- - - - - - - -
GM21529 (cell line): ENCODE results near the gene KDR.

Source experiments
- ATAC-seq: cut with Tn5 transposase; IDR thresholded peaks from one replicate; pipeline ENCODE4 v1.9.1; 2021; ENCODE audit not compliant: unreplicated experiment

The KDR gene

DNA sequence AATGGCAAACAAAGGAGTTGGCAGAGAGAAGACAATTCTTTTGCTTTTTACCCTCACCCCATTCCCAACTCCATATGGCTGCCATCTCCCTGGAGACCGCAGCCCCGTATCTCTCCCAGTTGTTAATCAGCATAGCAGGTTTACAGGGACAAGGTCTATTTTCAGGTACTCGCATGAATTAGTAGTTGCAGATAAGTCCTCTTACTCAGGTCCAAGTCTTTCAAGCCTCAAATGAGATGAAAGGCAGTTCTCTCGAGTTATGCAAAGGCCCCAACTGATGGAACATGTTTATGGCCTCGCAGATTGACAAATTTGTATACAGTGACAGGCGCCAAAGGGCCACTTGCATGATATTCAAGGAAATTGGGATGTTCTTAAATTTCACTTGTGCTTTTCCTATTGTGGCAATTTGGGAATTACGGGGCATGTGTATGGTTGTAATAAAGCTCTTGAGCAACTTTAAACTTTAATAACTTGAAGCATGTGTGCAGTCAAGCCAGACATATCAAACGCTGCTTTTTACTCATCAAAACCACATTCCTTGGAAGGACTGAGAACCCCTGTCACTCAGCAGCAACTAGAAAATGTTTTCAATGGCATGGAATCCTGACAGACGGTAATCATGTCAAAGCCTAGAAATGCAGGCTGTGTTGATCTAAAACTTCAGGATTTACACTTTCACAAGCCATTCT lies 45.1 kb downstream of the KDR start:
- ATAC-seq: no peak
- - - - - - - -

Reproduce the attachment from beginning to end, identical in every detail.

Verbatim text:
GM21529 (cell line): ENCODE results near the gene KDR.

Source experiments
- ATAC-seq: cut with Tn5 transposase; IDR thresholded peaks from one replicate; pipeline ENCODE4 v1.9.1; 2021; ENCODE audit not compliant: unreplicated experiment

The KDR gene

DNA sequence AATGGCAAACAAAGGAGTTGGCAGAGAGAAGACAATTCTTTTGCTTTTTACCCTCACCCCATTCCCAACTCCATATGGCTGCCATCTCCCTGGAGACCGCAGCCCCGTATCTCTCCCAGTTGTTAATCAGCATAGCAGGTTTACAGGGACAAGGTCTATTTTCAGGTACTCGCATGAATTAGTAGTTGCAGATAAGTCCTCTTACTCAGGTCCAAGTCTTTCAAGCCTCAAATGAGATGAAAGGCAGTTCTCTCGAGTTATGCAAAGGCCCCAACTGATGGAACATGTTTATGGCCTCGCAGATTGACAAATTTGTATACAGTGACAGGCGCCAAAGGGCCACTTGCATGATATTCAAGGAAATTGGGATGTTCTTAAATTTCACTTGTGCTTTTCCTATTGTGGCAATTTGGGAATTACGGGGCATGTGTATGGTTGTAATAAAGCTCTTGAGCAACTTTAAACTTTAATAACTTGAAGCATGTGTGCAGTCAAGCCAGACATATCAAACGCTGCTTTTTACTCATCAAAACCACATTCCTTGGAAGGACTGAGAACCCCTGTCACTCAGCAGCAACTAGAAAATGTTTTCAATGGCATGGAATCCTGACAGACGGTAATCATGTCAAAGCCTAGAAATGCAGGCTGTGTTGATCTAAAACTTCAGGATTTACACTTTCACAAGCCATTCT lies 45.1 kb downstream of the KDR start:
- ATAC-seq: no peak